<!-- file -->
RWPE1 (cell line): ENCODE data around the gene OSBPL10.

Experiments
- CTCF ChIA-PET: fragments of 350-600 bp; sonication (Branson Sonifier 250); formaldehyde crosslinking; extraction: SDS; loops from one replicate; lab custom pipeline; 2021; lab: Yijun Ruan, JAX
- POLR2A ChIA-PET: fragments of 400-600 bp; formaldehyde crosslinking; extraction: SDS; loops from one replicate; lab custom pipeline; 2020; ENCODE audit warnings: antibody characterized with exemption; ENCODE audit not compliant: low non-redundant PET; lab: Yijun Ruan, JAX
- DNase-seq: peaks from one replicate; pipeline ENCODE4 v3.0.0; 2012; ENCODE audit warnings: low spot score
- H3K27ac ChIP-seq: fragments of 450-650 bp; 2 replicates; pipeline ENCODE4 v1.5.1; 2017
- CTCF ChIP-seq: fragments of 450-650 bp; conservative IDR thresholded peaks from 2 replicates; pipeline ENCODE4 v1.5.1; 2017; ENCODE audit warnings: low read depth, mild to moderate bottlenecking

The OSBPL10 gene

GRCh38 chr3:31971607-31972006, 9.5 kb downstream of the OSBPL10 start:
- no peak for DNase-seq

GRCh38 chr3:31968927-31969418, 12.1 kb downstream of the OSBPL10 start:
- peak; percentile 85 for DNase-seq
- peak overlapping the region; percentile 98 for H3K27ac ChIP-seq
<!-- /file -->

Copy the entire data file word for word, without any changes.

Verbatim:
RWPE1 (cell line): ENCODE data around the gene OSBPL10.

Experiments
- CTCF ChIA-PET: fragments of 350-600 bp; sonication (Branson Sonifier 250); formaldehyde crosslinking; extraction: SDS; loops from one replicate; lab custom pipeline; 2021; lab: Yijun Ruan, JAX
- POLR2A ChIA-PET: fragments of 400-600 bp; formaldehyde crosslinking; extraction: SDS; loops from one replicate; lab custom pipeline; 2020; ENCODE audit warnings: antibody characterized with exemption; ENCODE audit not compliant: low non-redundant PET; lab: Yijun Ruan, JAX
- DNase-seq: peaks from one replicate; pipeline ENCODE4 v3.0.0; 2012; ENCODE audit warnings: low spot score
- H3K27ac ChIP-seq: fragments of 450-650 bp; 2 replicates; pipeline ENCODE4 v1.5.1; 2017
- CTCF ChIP-seq: fragments of 450-650 bp; conservative IDR thresholded peaks from 2 replicates; pipeline ENCODE4 v1.5.1; 2017; ENCODE audit warnings: low read depth, mild to moderate bottlenecking

The OSBPL10 gene

GRCh38 chr3:31971607-31972006, 9.5 kb downstream of the OSBPL10 start:
- no peak for DNase-seq

GRCh38 chr3:31968927-31969418, 12.1 kb downstream of the OSBPL10 start:
- peak; percentile 85 for DNase-seq
- peak overlapping the region; percentile 98 for H3K27ac ChIP-seq